The tubes 3 and 4, which run close together on either side of and symmetrically with respect to the main axis of symmetry S of the tube 2, are fastened to the fastening means 12, for example by means of clamping, or by means of soldering, gluing or welding, said fastening means 12 in their turn being fastened to the frame 13. Alternatively, the tubes 3, 4 may be directly fastened to the frame 13.
Excitation means for causing the tube 2 to rotate about the main axis of symmetry (in this case the primary or excitation axis) or axis of rotation in the construction of FIG. 1 comprise a magnetic yoke 8 with two air gaps 9 and 10 through which portions 2 a and 2 b (denoted the second transverse tubes above) of the loop-shaped tube 2 extend, which yoke is fastened to the frame 13 and is provided with a permanent magnet 19, and means for introducing an electric current into the tube 2. In FIG. 1 these are means for generating an electric current in the tube 2 by means of induction. The permanently magnetic magnet yoke 8 has two upper yoke parts 8 a and 8 a′ which are separated from a lower yoke part 8 b by the air gaps 9 and 10. The permanent magnet 19 is arranged between the yoke parts 8 a and 8 a′ with its one (North) pole facing the yoke part 8 a and its other (South) pole facing the yoke part 8 a′.
Current is induced in the tube 2 in this case by two transformer cores 17, 17 a which are each provided with a respective electric coil 18 a, 18 b and through which the respective lateral tube portions 2 c and 2 d are passed. One transformer core may suffice, as desired. The coils 18 a, 18 b may be wound on the inner sides of the transformer cores, as shown here, or on one of the other sides. The combination of the mutually opposed magnetic fields which are generated in the gaps 9 and 10 of the permanently magnetic yoke and which are directed transversely to the current direction, and an (alternating) current induced in the tube 2 exerts a torque on the tube whereby it starts to rotate (oscillate) about the axis of rotation (i.e. to vibrate in the so-termed twist mode).
When a medium is flowing through the tube, the tube will start to oscillate about a response axis transverse to the axis of rotation under the influence of Coriolis forces (so-termed swing mode). During operation the (sinusoidal) displacements of points of the tube portion 2 e, which are representative of the flow, are detected by a Coriolis effect sensor which comprises a first sensor 11 a located adjacent the tube portion 2 e and a second sensor 11 b. The first and the second sensor are symmetrically arranged on either side of the excitation axis or axis of rotation close to the point of intersection thereof with the tube portion 2 e. A third sensor 11 c may serve for correction purposes. The sensors may be, for example, of an electromagnetic, inductive, capacitive, or ultrasonic type. However, optical sensors were chosen in the embodiment of FIG. 1. So-termed optoelectronic sensors 11 a, 11 b, 11 c were used as the optical sensors, each having a U-shaped housing that is fastened to the frame 13 with a light source in one leg of the U (for example an LED) and a light-measuring cell (for example a phototransistor) arranged in the other leg opposite the light source. The tube portion 2 e, or a vane fastened thereto, is capable of moving between the legs of the U-shaped sensor housings 11 a, 11 b (and 11 c, if present), thus intercepting more or less light from the light source.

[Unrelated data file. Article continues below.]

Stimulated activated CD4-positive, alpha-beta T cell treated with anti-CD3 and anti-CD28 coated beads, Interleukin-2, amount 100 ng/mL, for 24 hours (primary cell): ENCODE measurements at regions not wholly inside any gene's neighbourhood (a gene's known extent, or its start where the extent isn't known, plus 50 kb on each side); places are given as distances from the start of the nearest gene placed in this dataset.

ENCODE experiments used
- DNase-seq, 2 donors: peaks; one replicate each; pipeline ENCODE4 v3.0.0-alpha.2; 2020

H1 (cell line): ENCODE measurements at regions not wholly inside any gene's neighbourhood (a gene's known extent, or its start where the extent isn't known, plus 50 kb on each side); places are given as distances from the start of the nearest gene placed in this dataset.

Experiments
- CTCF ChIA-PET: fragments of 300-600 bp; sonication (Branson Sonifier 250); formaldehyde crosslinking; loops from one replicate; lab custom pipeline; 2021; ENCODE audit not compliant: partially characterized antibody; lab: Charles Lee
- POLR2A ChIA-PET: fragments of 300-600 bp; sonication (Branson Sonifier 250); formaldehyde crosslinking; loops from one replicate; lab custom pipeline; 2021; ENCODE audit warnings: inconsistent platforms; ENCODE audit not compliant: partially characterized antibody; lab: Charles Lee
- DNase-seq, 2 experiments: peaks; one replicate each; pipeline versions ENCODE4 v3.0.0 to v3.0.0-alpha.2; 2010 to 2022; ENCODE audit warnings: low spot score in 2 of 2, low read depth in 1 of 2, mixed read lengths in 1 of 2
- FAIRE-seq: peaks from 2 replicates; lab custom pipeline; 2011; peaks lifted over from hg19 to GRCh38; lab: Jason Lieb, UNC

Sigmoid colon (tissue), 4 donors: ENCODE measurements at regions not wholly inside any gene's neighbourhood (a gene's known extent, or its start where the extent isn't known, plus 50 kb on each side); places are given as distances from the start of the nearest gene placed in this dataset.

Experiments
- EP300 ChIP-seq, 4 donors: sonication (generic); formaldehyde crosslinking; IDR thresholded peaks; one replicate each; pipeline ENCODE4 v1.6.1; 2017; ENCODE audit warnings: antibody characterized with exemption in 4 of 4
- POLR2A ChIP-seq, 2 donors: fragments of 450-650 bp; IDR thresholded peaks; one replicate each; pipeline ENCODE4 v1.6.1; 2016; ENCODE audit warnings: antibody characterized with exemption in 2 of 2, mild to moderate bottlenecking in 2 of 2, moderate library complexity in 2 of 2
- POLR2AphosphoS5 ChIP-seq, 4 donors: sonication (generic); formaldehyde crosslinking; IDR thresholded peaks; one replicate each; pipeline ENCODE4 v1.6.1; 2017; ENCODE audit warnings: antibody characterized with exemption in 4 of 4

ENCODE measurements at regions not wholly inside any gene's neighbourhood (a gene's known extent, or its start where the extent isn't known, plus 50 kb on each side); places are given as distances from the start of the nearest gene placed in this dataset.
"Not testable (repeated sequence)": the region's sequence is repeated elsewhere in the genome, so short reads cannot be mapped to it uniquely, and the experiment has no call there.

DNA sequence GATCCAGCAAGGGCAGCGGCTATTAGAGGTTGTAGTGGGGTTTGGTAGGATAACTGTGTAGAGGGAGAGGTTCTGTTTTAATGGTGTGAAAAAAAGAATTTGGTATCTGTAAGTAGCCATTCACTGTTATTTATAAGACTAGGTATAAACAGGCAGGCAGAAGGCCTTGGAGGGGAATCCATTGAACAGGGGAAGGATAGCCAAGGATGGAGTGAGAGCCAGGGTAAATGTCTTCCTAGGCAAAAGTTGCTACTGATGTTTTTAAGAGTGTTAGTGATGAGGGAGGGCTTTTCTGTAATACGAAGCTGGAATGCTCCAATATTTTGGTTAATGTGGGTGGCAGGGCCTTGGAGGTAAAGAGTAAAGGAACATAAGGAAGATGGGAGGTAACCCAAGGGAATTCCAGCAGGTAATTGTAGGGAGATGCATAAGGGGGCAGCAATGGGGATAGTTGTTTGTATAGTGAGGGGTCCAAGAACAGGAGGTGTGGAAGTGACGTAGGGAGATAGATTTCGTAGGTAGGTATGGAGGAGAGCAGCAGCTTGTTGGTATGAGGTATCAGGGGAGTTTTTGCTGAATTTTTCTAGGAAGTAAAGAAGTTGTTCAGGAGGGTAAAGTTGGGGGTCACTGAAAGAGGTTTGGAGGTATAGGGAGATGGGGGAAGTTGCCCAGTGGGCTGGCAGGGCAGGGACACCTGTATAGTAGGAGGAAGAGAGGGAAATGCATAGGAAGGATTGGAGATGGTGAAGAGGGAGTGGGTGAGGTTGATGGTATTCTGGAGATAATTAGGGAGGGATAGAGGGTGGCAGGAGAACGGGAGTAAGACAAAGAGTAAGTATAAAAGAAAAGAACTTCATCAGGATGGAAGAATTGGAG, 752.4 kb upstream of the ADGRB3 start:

It is essential for the present invention that the fixed ends of the Coriolis tube 2 are not directly screwed to the housing of the instrument, but are coupled (via tube fixation means) to a balancing mass that is resiliently suspended in the housing. The natural frequency of the suspension of this balancing mass must be substantially lower than the frequency at which the tube is vibrating. (The natural frequency is proportional to the rigidity divided by the mass). The vibration of the tube as well as that of the balancing mass is a rotational movement. The axis of rotation of the excitation rotation of the tube and the axis of rotation of the resilient suspension coincide at least substantially. It is furthermore favorable, but not essential, if the moment of inertia of the balancing mass about the axis of rotation is substantially greater than the moment of inertia of the tube about its axis of rotation.
In an embodiment, the balancing mass and the tube fixation means are mounted on a support plate that is resiliently positioned relative to the housing.
According to a first aspect of the invention, the support plate is a planar plate that is suspended by means of resilient elements having a torsion spring effect.